What are Feed-in Tariffs?

By Paul Gipe

October 6, 2010

Feed-in tariffs are PURPA[1] on steroids.

A feed-in tariff

  • Allows renewable energy generators to interconnect with the grid, and
  • Specifies the amount that they are paid for their electricity,
  • And specifies how long they will be paid.

Feed-in tariffs are used extensively in Europe, with those in Germany, France, and Spain being the most well known. These countries use a sophisticated system of tariffs, sometimes called Advanced Renewable Tariffs, that pays a different price per kilowatt-hour for different technologies, projects of different size, different applications, and different resource intensities.

Feed-in tariffs are simply payments per kilowatt-hour for electricity generated by a renewable resource. In North America this simple idea is known by many different names: Electricity Feed Laws, Feed-in Laws, Feed-in Tariffs (FITs), Advanced Renewable Tariffs (ARTs), Renewable Tariffs, Renewable Energy Payments, and more recently CLEAN (for Clean Local Energy Accessible Now) contracts. Regardless of the name, they are the world’s most successful policy mechanism for stimulating the rapid development of renewable energy.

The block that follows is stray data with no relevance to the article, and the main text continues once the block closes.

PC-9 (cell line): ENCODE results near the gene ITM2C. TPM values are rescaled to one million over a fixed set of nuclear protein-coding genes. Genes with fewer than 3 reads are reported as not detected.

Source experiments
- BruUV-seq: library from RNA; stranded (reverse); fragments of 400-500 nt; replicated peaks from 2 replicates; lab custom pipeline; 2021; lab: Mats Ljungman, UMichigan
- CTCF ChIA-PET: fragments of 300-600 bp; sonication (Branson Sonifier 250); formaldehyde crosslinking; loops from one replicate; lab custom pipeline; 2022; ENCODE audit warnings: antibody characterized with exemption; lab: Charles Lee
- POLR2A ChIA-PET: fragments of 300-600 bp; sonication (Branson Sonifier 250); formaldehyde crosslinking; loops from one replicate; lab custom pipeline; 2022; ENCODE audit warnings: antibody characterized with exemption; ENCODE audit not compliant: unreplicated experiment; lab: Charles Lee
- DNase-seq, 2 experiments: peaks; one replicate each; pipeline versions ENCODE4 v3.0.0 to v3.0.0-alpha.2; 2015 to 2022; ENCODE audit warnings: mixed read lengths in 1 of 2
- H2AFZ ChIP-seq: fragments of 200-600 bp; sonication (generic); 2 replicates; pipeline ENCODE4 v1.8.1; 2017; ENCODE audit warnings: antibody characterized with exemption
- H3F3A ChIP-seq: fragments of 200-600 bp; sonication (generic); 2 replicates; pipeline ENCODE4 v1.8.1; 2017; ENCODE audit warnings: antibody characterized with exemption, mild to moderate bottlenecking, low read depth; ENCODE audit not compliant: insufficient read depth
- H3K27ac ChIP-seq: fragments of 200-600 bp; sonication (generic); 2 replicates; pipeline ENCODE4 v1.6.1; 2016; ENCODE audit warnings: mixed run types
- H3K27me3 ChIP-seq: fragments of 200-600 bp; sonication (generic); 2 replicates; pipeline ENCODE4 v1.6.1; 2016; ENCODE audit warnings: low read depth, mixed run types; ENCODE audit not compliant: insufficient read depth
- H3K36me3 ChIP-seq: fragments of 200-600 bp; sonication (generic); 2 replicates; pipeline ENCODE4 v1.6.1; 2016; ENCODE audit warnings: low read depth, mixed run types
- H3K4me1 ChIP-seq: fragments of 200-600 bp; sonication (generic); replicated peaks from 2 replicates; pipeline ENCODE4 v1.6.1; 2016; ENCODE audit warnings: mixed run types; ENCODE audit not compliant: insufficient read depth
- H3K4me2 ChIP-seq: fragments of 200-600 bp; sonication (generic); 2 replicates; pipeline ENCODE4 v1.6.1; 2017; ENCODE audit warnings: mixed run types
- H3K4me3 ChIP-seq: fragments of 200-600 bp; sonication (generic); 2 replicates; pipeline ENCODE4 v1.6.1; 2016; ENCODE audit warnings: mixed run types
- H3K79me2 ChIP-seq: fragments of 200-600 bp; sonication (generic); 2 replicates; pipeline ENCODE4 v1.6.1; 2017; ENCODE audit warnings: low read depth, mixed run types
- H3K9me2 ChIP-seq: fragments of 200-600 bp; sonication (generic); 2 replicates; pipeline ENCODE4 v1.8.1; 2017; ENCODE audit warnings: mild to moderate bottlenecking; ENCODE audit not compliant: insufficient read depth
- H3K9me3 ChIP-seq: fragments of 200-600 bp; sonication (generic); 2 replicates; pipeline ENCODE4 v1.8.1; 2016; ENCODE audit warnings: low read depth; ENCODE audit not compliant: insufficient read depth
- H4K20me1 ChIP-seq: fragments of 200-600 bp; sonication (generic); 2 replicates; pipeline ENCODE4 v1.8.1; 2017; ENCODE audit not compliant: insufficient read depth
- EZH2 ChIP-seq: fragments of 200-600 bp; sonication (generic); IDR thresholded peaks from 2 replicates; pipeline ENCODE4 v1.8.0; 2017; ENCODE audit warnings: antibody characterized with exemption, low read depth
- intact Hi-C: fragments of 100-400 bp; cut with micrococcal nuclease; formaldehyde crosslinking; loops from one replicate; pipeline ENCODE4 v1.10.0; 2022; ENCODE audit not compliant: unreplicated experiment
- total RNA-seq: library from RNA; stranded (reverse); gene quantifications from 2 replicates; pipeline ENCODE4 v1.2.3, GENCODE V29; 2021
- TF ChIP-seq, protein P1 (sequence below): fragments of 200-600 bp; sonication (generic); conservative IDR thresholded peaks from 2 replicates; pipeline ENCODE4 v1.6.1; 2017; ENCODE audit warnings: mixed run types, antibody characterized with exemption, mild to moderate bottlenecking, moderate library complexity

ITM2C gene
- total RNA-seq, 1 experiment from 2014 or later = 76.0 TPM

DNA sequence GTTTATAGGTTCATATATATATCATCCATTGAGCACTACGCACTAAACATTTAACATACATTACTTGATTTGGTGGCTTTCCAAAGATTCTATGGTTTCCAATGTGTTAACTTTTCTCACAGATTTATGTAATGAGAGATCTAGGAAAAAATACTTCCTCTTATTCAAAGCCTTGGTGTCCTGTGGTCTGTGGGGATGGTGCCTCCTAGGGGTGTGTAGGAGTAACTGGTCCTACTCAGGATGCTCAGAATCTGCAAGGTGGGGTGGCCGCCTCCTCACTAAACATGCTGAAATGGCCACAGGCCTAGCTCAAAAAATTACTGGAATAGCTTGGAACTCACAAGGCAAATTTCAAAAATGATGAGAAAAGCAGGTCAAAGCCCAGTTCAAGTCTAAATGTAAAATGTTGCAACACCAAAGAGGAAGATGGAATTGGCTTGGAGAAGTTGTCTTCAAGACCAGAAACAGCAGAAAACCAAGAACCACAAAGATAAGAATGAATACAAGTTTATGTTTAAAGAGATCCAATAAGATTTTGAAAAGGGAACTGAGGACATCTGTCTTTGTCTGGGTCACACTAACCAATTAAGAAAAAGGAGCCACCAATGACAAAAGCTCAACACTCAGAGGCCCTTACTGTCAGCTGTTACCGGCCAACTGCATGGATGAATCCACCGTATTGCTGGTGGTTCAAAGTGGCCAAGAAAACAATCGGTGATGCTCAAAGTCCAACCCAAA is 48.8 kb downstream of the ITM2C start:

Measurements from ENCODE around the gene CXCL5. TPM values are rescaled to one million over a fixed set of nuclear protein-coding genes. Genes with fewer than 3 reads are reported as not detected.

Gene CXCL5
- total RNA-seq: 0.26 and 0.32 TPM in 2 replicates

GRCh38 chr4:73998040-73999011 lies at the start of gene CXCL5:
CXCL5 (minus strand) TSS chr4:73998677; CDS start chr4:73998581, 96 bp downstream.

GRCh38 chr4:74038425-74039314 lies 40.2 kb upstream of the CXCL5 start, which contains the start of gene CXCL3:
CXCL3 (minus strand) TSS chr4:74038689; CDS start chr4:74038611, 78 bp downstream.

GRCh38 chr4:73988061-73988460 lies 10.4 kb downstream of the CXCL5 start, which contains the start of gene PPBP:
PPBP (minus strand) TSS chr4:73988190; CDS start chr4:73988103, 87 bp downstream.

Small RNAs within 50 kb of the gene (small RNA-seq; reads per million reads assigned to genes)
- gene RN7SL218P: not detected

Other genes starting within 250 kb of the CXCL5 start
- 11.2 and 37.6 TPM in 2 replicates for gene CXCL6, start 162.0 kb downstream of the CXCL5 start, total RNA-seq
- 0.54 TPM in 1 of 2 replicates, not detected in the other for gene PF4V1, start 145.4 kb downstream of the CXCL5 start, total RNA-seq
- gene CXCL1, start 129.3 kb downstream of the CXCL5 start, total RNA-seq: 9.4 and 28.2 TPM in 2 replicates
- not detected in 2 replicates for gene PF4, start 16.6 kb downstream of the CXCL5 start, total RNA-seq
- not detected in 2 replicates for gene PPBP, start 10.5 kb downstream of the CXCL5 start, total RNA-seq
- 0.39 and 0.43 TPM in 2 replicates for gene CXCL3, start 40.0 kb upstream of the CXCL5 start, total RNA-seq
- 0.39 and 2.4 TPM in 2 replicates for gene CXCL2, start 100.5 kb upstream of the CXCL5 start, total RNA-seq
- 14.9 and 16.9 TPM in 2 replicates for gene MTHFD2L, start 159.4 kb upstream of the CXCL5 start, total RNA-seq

Feed-in tariffs are also the most egalitarian method for determining where, when, and how much renewable generating capacity will be installed. Renewable Tariffs enable homeowners, farmers, cooperatives, and First Nations (Native North Americans) to participate on an equal footing with large commercial developers of renewable energy.

Electricity Feed Laws permit the interconnection of renewable sources of electricity with the electric-utility network and at the same time specify how much the renewable generator is paid for their electricity and over how long a period.

Electricity Feed Laws are widely used in Europe, most notably in Germany, France, and Spain.

Advanced Renewable Tariffs (ARTs) are the modern version of Electricity Feed Laws. ARTs differ from simpler feed-in tariffs in several important ways. Most importantly, ARTs are differentiated by technology, application, project size, or resource intensity. There is one price for wind energy, another price for solar, and so on. Tariffs within each technology can also be differentiated by project size or, in the case of wind and solar energy, by the productivity of the resource. Tariffs for new projects are also subject to periodic review to determine if the tariffs are sufficiently robust to meet the targets desired in the time allotted.

[1] The Public Utility Regulatory Policies Act of 1978 for the first time permitted renewable energy generators to co